India says it has extracted promises from Sri Lanka that the military will do its utmost to ensure the safety of civilians caught in the cross-fire between the army and Tamil Tiger rebels.
After a visit to Colombo lasting less than a day, India's foreign minister says Sri Lanka's leaders have pledged to protect hundreds of thousands of Tamils. The civilians are trapped in northeastern Sri Lanka where the military says it has cornered the last of the Tamil Tiger rebels in a patch of jungle.
Indian external affairs minister Pranab Mukherjee held emergency meetings Tuesday evening with top Sri Lankan officials, including President Mahinda Rajapaksa.
Mukherjee told reporters in New Delhi that aid organizations should soon be able to directly assist refugees.
"We requested that international agencies like U.N. High Commissioner for Refugees, International Red Cross Society Committee and other international organizations who are engaged in the relief, they should be allowed to visit and Sri Lanka authorities should facilitate that," he said.
Diplomats say several hundred thousand people face hunger as food supplies dwindle.
Since access to the area by outsiders is restricted, it is unclear to what extent civilians are suffering. Groups sympathetic to the rebels claim Sri Lanka's army is shelling a designated safe zone and hundreds of civilians have been killed or injured in recent days. The military denies this.
Sri Lankan officials say it is only a matter of time before the Tamil Tiger rebels, who once controlled a virtual mini-state in the north, are vanquished.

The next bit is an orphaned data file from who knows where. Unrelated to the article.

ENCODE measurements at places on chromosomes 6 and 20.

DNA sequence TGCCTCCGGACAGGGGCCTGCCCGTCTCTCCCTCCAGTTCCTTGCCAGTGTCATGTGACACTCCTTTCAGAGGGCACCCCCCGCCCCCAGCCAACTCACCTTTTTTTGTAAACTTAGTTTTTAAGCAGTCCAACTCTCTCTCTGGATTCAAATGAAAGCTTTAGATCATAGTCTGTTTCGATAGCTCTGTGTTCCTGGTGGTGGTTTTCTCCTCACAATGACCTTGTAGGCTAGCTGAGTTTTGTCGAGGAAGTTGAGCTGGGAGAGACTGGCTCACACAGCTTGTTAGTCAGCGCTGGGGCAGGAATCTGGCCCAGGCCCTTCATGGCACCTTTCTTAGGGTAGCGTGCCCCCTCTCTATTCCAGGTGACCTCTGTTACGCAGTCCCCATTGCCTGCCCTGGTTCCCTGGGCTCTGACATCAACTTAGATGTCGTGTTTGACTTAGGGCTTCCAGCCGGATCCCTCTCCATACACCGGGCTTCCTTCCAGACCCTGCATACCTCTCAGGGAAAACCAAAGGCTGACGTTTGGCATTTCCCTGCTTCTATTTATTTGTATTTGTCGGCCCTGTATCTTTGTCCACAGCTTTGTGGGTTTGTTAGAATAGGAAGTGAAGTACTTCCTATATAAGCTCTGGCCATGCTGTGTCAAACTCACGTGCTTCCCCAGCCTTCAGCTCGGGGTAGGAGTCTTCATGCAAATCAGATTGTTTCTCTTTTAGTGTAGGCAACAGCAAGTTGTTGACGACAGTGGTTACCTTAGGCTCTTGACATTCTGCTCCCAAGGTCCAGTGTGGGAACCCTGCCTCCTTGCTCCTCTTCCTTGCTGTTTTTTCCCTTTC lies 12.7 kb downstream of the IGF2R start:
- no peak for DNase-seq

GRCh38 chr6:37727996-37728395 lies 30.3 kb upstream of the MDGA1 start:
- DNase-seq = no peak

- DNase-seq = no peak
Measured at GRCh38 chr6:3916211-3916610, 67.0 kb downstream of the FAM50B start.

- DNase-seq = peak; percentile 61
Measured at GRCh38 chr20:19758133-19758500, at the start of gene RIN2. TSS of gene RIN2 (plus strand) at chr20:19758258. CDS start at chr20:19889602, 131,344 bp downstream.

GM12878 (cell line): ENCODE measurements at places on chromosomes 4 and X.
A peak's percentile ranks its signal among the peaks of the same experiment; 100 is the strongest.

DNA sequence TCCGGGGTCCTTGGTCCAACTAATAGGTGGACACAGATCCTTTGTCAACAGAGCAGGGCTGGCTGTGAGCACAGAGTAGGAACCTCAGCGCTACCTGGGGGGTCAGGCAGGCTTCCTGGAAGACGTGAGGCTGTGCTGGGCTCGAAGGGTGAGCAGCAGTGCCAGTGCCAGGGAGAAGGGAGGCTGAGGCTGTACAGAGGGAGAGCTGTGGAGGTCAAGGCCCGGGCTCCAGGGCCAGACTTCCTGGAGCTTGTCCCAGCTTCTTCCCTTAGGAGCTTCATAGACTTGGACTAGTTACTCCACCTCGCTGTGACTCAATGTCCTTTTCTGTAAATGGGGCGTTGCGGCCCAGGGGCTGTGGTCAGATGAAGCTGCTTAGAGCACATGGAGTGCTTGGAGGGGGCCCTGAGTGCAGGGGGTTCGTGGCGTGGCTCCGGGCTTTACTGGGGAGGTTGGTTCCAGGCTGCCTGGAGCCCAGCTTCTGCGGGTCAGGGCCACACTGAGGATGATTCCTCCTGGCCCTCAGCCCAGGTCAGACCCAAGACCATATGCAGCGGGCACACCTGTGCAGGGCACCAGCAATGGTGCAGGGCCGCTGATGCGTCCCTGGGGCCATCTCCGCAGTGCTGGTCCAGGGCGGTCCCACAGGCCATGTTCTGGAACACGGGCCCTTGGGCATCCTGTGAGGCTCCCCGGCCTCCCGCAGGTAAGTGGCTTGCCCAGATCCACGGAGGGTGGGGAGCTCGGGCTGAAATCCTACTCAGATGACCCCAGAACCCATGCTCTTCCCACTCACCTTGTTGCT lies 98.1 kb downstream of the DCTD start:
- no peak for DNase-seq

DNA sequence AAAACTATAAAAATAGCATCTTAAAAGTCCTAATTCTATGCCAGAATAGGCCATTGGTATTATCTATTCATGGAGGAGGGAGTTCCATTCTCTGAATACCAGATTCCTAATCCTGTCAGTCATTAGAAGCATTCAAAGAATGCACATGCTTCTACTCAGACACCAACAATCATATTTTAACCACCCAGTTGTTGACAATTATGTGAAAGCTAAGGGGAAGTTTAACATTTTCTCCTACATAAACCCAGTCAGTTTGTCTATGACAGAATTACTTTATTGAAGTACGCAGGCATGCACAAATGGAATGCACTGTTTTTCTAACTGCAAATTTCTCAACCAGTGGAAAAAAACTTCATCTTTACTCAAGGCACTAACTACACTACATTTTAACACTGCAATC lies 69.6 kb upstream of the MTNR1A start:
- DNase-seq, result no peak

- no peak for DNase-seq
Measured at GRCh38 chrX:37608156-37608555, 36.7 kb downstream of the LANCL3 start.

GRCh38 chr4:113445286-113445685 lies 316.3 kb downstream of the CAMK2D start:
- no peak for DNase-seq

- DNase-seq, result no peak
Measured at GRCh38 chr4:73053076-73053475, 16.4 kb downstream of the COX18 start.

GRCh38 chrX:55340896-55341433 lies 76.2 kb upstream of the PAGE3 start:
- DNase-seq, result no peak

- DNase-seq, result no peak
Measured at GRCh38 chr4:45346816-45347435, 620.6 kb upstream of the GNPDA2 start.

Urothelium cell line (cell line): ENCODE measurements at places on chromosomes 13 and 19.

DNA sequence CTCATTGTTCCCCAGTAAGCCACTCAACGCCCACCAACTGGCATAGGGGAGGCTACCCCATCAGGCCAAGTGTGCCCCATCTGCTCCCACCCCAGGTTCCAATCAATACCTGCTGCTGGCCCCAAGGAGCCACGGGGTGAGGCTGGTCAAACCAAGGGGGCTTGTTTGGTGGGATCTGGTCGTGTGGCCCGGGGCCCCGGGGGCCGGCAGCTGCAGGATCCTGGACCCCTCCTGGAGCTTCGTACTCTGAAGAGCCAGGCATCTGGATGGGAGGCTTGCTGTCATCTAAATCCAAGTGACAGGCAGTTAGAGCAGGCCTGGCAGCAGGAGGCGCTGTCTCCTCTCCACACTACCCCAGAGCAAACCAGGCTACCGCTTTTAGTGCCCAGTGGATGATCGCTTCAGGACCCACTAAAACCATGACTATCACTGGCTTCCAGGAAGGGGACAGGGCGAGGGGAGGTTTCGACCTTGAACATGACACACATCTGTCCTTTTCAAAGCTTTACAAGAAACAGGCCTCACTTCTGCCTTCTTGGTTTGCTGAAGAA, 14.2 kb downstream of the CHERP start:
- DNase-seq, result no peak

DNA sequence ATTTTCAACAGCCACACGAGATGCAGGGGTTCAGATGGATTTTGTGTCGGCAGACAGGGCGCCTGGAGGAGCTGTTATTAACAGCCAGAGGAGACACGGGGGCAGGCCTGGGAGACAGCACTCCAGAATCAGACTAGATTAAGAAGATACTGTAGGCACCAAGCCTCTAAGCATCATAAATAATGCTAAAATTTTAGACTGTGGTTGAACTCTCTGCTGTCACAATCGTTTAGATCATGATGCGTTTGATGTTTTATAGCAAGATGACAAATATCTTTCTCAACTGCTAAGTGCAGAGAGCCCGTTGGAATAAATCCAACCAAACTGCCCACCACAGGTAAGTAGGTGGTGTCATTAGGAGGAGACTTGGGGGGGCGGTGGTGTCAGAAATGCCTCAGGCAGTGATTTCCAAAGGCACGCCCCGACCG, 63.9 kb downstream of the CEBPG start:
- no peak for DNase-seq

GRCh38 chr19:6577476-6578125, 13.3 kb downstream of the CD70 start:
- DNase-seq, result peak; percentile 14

Government forces on Sunday captured the last town under rebel control.
Speaking to India's Times Now TV news channel, Sri Lankan Defense Secretary Gotabhaya Rajapakse predicted rebel leader Villupillai Prabhakaran will be neutralized within a few weeks.
"What can he do? Stay in a hole. For how long can be like that? Not different from Saddam Hussein's situation," he said. "So either he has to kill himself or surrender."
The plight of the Tamil Hindus is being closely watched in southern India, which has a substantial Tamil population and parties there traditionally have been sympathetic to the rebels' liberation goal. The insurgents, known as the Liberation Tigers of Tamil Eelam, are considered a terrorist organization by more than 30 countries, including India and the United States.
Sri Lanka's government is dominated by the majority Sinhalese, who are mainly Buddhists. Tamils in the north have long resented attempts to repress them by the majority in the south, including the imposition on them of the Sinhalese language.